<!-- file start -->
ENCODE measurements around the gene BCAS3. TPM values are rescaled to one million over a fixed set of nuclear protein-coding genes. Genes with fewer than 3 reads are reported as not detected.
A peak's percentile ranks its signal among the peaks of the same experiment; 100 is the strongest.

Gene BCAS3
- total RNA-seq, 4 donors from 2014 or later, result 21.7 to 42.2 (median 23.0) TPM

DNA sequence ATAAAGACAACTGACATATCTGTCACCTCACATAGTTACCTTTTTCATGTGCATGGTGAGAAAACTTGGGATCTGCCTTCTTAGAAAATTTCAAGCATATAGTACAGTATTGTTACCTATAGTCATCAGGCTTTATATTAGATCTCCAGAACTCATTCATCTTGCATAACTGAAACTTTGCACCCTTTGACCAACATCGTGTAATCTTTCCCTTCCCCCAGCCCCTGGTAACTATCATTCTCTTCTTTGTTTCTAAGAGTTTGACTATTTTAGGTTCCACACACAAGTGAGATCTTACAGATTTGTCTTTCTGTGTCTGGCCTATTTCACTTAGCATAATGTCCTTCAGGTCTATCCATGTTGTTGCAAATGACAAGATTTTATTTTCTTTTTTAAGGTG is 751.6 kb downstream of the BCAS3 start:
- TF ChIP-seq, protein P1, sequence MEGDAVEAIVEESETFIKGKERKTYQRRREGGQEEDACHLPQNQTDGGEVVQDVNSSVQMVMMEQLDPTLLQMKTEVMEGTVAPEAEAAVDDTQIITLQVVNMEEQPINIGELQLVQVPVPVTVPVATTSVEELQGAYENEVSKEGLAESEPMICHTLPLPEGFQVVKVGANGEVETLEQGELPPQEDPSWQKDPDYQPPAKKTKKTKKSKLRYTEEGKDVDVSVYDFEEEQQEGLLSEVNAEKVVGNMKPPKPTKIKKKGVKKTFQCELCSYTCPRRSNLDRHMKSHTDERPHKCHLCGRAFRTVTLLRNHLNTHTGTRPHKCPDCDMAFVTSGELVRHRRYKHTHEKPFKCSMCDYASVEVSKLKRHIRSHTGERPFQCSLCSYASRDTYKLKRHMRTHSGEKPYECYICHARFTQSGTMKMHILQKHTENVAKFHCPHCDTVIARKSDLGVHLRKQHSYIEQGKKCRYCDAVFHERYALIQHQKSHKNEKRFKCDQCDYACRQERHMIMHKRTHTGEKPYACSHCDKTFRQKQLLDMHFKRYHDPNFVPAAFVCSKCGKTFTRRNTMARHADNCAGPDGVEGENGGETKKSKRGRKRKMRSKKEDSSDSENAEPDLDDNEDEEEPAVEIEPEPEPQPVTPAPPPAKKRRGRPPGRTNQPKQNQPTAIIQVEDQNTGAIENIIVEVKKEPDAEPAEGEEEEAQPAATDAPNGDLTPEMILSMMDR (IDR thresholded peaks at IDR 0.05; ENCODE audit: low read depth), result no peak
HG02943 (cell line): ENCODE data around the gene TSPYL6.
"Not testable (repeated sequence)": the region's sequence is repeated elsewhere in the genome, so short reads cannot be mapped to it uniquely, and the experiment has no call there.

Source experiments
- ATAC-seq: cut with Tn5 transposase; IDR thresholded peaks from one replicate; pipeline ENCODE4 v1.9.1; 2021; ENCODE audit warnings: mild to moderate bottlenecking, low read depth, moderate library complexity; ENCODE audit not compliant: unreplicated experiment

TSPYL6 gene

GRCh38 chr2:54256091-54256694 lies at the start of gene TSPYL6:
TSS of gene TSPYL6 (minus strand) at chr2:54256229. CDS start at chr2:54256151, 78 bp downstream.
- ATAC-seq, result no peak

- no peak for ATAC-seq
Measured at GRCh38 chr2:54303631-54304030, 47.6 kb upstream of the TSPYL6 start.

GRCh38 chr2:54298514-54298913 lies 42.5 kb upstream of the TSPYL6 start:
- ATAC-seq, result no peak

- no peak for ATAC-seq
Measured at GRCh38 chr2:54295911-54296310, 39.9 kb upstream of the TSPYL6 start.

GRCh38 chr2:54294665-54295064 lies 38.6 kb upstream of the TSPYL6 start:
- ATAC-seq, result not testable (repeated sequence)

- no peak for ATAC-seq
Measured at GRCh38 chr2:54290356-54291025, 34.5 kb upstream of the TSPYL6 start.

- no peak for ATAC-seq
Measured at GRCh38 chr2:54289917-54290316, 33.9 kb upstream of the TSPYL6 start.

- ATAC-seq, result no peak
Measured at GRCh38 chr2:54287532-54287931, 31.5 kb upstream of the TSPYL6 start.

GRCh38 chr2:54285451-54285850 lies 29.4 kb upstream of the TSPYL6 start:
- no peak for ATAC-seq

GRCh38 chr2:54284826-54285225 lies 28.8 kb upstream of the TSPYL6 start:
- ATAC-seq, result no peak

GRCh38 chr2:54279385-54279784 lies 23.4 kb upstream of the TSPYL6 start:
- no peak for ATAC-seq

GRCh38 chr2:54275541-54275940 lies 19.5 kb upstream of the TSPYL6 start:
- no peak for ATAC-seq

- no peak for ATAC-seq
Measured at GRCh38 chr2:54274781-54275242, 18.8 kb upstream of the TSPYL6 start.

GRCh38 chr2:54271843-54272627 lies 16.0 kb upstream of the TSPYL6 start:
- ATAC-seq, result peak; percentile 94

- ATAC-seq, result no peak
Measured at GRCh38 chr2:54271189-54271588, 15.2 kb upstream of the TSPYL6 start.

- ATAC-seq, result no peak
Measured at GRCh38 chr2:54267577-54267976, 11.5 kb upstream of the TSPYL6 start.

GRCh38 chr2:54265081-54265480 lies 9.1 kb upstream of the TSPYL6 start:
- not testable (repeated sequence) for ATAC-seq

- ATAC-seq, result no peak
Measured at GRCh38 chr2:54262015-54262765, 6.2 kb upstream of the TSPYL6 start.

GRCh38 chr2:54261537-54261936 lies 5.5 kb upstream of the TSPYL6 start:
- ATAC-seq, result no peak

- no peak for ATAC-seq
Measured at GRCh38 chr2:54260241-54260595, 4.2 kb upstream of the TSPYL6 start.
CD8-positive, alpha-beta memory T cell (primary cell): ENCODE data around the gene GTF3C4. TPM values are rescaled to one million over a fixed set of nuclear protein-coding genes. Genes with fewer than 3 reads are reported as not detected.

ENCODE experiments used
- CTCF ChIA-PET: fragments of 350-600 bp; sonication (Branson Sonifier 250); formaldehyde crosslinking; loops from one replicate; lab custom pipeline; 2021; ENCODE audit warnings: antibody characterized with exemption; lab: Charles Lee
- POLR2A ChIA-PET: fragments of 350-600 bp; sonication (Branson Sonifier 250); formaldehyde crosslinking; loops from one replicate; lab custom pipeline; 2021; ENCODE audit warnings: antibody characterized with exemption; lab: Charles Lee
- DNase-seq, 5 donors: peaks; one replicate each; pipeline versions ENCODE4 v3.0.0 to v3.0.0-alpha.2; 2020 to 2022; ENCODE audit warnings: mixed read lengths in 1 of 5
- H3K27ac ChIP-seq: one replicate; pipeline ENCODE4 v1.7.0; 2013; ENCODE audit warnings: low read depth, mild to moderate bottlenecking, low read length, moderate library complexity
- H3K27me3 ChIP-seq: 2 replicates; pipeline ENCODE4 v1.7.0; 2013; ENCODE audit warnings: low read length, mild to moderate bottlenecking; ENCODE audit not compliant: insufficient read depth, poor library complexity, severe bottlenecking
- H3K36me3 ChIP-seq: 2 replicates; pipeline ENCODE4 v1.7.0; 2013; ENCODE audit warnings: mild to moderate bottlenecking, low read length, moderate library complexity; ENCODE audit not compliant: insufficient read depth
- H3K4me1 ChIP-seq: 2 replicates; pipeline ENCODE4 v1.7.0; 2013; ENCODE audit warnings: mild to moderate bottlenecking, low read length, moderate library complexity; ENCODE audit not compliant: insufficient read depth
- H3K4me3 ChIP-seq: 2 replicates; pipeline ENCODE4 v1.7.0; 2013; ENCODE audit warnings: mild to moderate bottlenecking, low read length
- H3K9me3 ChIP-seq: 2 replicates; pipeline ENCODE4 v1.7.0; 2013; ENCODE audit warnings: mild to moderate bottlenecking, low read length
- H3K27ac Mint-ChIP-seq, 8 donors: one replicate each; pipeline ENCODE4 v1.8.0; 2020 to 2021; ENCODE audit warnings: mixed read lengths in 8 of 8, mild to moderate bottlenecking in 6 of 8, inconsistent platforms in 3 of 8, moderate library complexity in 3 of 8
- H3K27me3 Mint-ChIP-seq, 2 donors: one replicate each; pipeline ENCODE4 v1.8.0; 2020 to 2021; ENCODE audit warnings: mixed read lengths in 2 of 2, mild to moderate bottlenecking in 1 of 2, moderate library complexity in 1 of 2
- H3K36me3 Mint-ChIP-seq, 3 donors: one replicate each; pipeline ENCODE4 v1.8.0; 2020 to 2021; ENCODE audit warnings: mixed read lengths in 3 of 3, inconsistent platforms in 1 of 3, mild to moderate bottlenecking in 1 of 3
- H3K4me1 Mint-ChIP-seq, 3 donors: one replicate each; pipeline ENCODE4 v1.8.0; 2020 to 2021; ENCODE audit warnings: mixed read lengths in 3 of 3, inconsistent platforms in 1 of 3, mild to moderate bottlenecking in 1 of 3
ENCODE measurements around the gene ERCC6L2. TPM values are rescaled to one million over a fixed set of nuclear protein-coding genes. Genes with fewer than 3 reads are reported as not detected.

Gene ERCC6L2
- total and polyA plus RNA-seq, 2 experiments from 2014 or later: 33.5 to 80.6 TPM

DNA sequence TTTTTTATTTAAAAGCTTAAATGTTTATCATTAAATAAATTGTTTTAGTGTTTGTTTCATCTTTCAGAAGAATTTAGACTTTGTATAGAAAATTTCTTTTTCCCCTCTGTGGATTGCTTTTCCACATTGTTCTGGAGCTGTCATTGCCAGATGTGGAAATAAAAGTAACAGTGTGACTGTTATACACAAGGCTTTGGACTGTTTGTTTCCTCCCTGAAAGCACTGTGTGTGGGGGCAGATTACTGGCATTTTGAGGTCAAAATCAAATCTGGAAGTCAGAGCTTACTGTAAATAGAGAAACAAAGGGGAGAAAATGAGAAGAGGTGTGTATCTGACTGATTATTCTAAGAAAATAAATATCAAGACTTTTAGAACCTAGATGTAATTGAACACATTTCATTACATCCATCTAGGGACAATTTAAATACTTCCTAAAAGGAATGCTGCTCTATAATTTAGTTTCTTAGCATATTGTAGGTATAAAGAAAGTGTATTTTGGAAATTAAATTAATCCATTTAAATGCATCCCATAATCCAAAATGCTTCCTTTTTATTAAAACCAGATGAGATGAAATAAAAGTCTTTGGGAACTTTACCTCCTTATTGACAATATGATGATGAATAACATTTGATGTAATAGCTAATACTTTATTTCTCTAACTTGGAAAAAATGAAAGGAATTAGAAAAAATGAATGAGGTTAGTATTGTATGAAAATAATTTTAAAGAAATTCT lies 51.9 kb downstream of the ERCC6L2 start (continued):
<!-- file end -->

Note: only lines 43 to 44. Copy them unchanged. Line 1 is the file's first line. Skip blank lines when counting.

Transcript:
- ATAC-seq, result no peak
Measured at GRCh38 chr2:54267577-54267976, 11.5 kb upstream of the TSPYL6 start.